"That old outlaw author Lee Maynard has really gone and done it this time. His new Tall Tale of a memoir/novel, The Pale Light of Sunset, is jam-packed with more action and adventure, more outlandish characters and bizarre events, more outrageous behavior, more laughs and tears, not to mention more pure poetry and heartfelt emotion than any book I have read in recent memory. And it is all rendered in language often so luminous that whole paragraphs seem to simply lift up off the page. Maynard says somewhere in here that we search all of our lives, some of us, for that one great thing that makes us who we are. Let me tell you folks, for Maynard that great thing is this deeply spiritual journey of a book, which is basically a roadmap of his never-ending quest for that elusive place in the heart we call home."
Chuck Kinder, author Honeymooners: A Cautionary Tale and Last Mountain Dancer: Hard-Earned Lessons in Love, Loss, and Honky-Tonk Outlaw Life
"If the slices of life Lee Maynard offers in this book have been lived by the writer, well bless his heart, as we West Virginians are wont to say. If they are a product of his extraordinary imagination and perspicacity, well bless his heart even more. In any event, you can't go wrong reading these servings of pure genius from a native writer who will remain a West Virginian no matter where he goes."
Dave Peyton, The Charleston Daily Mail
"Lee Maynard's vivid and heart-wrenching writing packs a wallop that left me reeling. In The Pale Light of Sunset, Maynard's stories take us on his sometimes harrowing journey from the hills of West Virginia to a mountaintop in Santa Fe, New Mexico where we learn along with him his life lessons. Seldom have I come across a book of short stories that read like such a compelling novel. I couldn’t put it down."
Sandy Johnson, author The Book of Elders, The Book of Tibetan Elders, The Brazilian Healer with the Kitchen Knife and most recently, The Thirteenth Moon
"A superb book. These stories of a lifetime are infused with a wanderer’s soul, a seeker no less spiritual than what we see in the accounts of itinerant Zen monks from medieval Japan. Indeed, The Pale Light of Sunset is just such a narrative of the mind and spirit for our own time. If rural West Virginia is the point of departure and emotional keystone throughout the book, Maynard's internal and external geography is the Great Wide Open of both the planet and the human heart. This book is filled with surprise, humor (sometimes riotous, at other times wry and sly), full-bore old fashioned adventure, violence, mystery, and, finally, tenderness. Lee Maynard is teaching us to pay attention, to live the moments when they come, and savor them forever as the reasons that we are here."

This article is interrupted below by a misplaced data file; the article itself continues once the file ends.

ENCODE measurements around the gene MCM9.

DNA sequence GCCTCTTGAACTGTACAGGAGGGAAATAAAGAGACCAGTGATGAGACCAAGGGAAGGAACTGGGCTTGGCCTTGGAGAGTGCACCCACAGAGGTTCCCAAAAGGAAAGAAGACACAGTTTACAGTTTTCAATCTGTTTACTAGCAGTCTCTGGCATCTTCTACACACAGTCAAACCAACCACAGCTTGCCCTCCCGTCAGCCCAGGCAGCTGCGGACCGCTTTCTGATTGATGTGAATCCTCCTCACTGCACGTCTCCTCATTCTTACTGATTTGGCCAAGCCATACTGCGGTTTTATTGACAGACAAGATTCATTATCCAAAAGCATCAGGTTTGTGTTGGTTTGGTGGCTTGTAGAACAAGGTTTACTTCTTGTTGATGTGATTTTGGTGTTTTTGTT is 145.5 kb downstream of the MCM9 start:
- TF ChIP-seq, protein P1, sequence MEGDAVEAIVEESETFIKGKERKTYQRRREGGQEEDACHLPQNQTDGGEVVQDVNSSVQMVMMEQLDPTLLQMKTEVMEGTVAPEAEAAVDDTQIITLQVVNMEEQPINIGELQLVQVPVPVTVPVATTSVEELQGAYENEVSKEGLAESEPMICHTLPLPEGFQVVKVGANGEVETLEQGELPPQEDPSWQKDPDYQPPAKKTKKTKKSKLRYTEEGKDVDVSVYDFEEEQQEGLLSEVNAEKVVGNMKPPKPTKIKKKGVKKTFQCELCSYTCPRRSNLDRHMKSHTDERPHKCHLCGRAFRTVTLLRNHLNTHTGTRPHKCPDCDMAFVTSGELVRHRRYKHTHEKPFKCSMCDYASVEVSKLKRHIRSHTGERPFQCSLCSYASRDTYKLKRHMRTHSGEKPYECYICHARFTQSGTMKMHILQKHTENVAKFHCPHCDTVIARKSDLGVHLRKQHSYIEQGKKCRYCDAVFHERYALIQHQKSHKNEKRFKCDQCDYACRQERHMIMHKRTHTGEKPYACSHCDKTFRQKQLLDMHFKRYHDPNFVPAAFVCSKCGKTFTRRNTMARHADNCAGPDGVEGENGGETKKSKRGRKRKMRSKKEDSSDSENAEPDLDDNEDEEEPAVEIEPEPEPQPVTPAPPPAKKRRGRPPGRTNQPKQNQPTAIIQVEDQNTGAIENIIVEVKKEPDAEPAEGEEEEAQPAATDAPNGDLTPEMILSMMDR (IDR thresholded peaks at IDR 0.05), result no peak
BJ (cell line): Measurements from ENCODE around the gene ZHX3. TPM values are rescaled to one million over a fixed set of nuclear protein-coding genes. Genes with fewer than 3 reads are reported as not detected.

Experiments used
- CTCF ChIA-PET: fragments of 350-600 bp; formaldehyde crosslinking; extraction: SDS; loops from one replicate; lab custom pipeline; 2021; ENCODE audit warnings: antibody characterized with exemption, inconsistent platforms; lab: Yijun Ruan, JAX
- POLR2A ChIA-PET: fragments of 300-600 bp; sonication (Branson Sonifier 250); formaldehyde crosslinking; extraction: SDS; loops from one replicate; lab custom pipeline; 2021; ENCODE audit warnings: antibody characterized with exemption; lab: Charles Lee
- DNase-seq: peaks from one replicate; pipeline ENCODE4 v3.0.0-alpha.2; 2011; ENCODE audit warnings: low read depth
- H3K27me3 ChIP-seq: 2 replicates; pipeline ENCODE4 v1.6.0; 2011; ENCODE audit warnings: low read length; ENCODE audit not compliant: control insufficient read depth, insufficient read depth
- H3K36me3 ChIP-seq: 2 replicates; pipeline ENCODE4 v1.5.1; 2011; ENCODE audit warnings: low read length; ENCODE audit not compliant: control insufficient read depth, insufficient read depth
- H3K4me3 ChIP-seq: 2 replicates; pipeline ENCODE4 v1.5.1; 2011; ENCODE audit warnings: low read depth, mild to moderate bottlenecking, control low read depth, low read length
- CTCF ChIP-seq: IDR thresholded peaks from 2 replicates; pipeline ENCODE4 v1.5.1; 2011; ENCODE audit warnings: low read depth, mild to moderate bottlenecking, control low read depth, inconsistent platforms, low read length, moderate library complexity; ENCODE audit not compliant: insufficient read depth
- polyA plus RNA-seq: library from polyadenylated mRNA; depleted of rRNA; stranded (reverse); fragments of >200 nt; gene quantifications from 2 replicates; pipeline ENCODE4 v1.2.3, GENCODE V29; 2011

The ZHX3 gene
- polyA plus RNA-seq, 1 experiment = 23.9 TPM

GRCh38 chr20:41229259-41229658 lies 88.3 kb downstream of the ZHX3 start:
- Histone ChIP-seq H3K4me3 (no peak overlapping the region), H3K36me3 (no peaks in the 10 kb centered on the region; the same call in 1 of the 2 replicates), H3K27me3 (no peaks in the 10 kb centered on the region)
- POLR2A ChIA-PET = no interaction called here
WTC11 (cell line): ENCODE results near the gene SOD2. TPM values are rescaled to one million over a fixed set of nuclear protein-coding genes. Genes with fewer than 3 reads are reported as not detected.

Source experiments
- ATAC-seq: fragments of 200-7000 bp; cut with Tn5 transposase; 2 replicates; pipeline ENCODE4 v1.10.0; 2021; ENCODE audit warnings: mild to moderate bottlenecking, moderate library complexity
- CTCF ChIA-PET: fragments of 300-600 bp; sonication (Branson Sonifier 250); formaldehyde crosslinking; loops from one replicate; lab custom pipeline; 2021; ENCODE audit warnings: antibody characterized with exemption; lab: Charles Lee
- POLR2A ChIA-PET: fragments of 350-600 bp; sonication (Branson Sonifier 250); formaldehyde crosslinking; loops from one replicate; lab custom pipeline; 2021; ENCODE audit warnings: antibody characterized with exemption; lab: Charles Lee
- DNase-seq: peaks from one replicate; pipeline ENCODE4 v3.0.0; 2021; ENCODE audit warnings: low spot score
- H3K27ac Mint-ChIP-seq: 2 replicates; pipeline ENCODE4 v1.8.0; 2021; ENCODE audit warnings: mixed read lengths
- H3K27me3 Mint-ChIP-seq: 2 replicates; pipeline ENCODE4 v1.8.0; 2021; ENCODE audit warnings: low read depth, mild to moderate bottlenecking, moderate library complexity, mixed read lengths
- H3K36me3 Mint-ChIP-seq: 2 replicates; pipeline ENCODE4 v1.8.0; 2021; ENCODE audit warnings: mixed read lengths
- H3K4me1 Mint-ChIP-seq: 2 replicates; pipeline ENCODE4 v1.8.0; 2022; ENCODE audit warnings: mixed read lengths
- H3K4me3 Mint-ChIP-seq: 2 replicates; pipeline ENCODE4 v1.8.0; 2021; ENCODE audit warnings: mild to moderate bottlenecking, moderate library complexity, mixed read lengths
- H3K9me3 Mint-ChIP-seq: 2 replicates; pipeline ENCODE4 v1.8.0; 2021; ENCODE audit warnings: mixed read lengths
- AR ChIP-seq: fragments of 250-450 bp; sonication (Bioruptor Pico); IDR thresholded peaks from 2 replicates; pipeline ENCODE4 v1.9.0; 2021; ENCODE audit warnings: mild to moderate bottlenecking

Richard Currey, author Fatal Light and Lost Highway
"Lee Maynard writes better than anyone else I know about how a boy is infused with the rules of American manhood. This new book The Pale Light of Sunset is a fictional memoir– a kind of heightened and imagined life that Maynard describes in the subtitle as Scattershots and Hallucinations in an Imagined Life."
Meredith Sue Willis, author Oradell at Sea
"This memoir is earthy in the best sense. It's haunting. It has miracles. It also has earnest and honest questions and moments of grace."
Marie Manilla, author of Shrapnel
"Lee Maynard's latest book is his best yet."
Dory Adams, author and blogger
"There's nothing pale about Pale Light. It is a powerful work from a mature writer with an uncanny talent. His full-throttle style an powers of description propel you into and along with the story. He raises the bar for future writers sure to be influenced and inspired by his body of work."
Phyllis Wilson Moore, Appalachian Heritage
"...just as scatological, just as punchy (literally), just as colorfully told as Crum."
Douglas Imbrogno, The Charleston Gazette
"...incisive vignettes of a life journey strung together in novel form."
Norman Julian, The Dominion Post
"..fast-paced, a combination of tall tale and action movie."
Edwina Pendarvis, Now & Then
"Maynard's short, descriptive sentences and his journalist's eye for details link readers closely to the experiences and the emotions of the Appalachian protagonist. . . . Not for the squeamish, this story of a boy's journey from birth to maturity is told by an eloquent writer steeped in place and in the mountain tradition of storytelling."
Phyllis Wilson Moore, Journal of Appalachian Studies